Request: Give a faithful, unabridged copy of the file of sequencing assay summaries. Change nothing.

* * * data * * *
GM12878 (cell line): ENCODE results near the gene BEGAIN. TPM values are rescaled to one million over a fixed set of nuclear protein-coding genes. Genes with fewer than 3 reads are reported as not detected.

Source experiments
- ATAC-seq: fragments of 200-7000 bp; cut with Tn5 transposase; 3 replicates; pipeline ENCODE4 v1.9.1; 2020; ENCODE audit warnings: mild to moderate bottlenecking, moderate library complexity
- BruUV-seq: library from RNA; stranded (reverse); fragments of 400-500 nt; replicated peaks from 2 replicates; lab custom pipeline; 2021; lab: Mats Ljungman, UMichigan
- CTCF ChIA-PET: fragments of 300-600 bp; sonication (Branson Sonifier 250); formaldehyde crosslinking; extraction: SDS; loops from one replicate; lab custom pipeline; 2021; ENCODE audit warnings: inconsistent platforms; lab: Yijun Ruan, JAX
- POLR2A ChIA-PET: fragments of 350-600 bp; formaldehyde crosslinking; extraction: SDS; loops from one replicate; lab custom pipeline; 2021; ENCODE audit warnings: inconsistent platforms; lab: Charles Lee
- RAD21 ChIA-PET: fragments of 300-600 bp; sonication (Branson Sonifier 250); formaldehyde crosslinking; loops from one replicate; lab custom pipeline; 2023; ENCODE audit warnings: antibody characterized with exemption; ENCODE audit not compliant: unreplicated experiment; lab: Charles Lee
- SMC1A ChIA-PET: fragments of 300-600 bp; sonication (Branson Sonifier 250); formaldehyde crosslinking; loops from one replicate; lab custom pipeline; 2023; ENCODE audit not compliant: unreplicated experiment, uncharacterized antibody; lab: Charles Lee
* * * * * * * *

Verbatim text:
GM12878 (cell line): ENCODE results near the gene BEGAIN. TPM values are rescaled to one million over a fixed set of nuclear protein-coding genes. Genes with fewer than 3 reads are reported as not detected.

Source experiments
- ATAC-seq: fragments of 200-7000 bp; cut with Tn5 transposase; 3 replicates; pipeline ENCODE4 v1.9.1; 2020; ENCODE audit warnings: mild to moderate bottlenecking, moderate library complexity
- BruUV-seq: library from RNA; stranded (reverse); fragments of 400-500 nt; replicated peaks from 2 replicates; lab custom pipeline; 2021; lab: Mats Ljungman, UMichigan
- CTCF ChIA-PET: fragments of 300-600 bp; sonication (Branson Sonifier 250); formaldehyde crosslinking; extraction: SDS; loops from one replicate; lab custom pipeline; 2021; ENCODE audit warnings: inconsistent platforms; lab: Yijun Ruan, JAX
- POLR2A ChIA-PET: fragments of 350-600 bp; formaldehyde crosslinking; extraction: SDS; loops from one replicate; lab custom pipeline; 2021; ENCODE audit warnings: inconsistent platforms; lab: Charles Lee
- RAD21 ChIA-PET: fragments of 300-600 bp; sonication (Branson Sonifier 250); formaldehyde crosslinking; loops from one replicate; lab custom pipeline; 2023; ENCODE audit warnings: antibody characterized with exemption; ENCODE audit not compliant: unreplicated experiment; lab: Charles Lee
- SMC1A ChIA-PET: fragments of 300-600 bp; sonication (Branson Sonifier 250); formaldehyde crosslinking; loops from one replicate; lab custom pipeline; 2023; ENCODE audit not compliant: unreplicated experiment, uncharacterized antibody; lab: Charles Lee